strategic consultant to:  

~ serial CEOs & CTOs in software, Internet, technology & digital media
~ experienced consultants in all fields to maximize their practices

Investors have limited time and short attention to focus on your pitch – they are very busy, and receive thousands of pitches each year.

Many have a screener, often called a “D-Girl” (regardless of gender – this term from Hollywood, when the Development Girl screen potential film ideas). Your pitch, if not “walked in” by someone who knows an investment partner (always the best way to get considered by the partner), must get past the screener and handed along to the partner.

So, here are the strategies for writing an effective pitch piece, from my years of working with entrepreneurs and investors, and from reviewing and re-writing so many pitch pieces.

I must admit that founders have real difficulty creating a short and effective pitch – as they are too close to the information and want to tell the whole story. And they are usually under time pressure, which makes everything worse. I understand their dilemma, and they have my sympathy. Years ago I tried to train my clients to do this, but soon I simply took on the task myself, as it is easier for a writer outside the company, with industry experience, to create this for review by the founders.

So, here goes:

1. You get 12 slides or 3 pages of text. The 12 slides are actually 10 slides, because one is a beginning cover slide and one is an ending “call to action” slide at the end with your contact information.

2. If you are writing 3 pages of text, then you must sound bite the entire business plan (each chapter gets one or two succinct and assertive statements) into those pages, with a summary 5-year projection. Detailed financial projections can be additional.

3. You must focus your value proposition and information on what the investor wants to know, not what you want to tell him.

4. You must focus your pitch to the investor, not to the customer or the strategic partner, or the development team. Each one of these others gets a different deck with a different focus.

5. You must minimize your focus on the product (1-2 slides only) and maximize your focus on the return on investment (ROI) that your company will create for the investor.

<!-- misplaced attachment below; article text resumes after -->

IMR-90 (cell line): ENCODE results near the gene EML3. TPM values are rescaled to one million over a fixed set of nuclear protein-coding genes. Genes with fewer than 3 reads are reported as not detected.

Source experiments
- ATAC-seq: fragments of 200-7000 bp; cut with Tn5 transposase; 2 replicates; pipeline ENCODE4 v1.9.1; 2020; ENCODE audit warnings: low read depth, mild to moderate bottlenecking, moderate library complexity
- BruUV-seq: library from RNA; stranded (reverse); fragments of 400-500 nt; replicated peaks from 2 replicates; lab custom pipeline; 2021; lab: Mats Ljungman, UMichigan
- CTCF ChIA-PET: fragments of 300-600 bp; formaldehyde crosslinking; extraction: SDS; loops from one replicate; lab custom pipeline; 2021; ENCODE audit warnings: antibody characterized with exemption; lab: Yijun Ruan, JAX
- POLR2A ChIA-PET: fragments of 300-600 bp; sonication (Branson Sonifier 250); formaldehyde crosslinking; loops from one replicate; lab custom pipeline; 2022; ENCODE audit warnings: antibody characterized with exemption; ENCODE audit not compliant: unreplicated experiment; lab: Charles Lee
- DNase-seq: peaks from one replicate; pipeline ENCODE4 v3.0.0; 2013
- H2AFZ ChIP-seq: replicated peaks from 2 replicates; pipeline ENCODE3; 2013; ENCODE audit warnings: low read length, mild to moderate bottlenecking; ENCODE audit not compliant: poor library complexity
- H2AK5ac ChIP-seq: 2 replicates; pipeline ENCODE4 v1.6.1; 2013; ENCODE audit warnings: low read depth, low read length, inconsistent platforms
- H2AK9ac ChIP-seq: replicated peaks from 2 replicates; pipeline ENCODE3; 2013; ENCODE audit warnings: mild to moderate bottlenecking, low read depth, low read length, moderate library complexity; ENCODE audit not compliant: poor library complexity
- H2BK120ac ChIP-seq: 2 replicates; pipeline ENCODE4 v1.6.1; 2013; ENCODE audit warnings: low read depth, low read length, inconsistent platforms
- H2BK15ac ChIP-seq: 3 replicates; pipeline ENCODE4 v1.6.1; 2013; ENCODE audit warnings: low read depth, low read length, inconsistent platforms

6. It is helpful to have researched the investor and his other portfolio companies, so that you might suggest some synergies or strategic alliances between your company and his other companies, to drive up the value of each.

7. It is useful to remember that investors (particularly venture capitalists) are the brokers of other people’s (actually, institutions’) money, and so have an ROI to bring to them in order to justify the funding of their next Fund. So, no matter how personable or involved your investor may be, he likely reports to someone else about the performance of your company.

And here are the issues that investors care about, which should become the content of your slide deck or 3-page summary.

1. The ROI that your company can bring to the investor’s portfolio.

2. Your product is unique in an empty or near-empty market sector, which minimal competition. Here you can define your product in one or two slides, including this uniqueness, market sector, and competitive advantages.

3. Your product is defensible against the Big Guys duplicating your idea after you have proved its worth in the market and its revenue model. This may include a patent (which takes years to obtain, and which reveals details about your product to the world), but rarely includes the “first to market” argument, unless you have access to significant marketing funds or a strategic ally who will access that market for you.

4. Your product will prove that your company is scalable – it will grow fast on the top and bottom lines, minimizing the risk of the early capital. This includes understanding what market segments you can penetrate in your market sector, the size of the segments and the sector, and how you will reach that market.

5. Your management team has deep expertise in all the areas that are needed for all the above issues. Preferably, some of the team have had successful exits in prior companies in the same market space.

6. You are asking for enough capital to succeed. This indicates that you understand how to use the capital you will receive, and have delineated in your financial projections the uses of the capital, and the costs and results of achieving various benchmarks. It may be wise to ask for your current funding needs, and suggest an amount and timing for the subsequent round, defining what benchmarks you will reach in what timeframe with the second infusion of capital.

7. You can demonstrate your ability to control your capital. Recently capital management (this means getting a long way along the risk curve on bootstrapping) has become a key criterion to investors.

Adding to these issues a slide on summary financials (and full projections ready to be sent along if requested), and perhaps a slide on competitive advantages or market size (see #2 above), and you have used up all your slides.

Remember when writing these slides to use large typefaces and bullets, and do not explain or present details. Just assert the issues and the value. The first pitch is to achieve a face-to-face meeting, or more information, not to close the deal. You all need to pass the sniff-test of looking each other in the eye and wondering if you want to partner with each other for the next several years. Remember that exits are now assumed to be 6-8 years from initial professional funding, so you will be with your investors for a long time. Be succinct, but don’t hurry.

Get that meeting to present, based on your short pitch piece that tells your story without explaining the details.

Next week we will cover how to present this pitch to investors.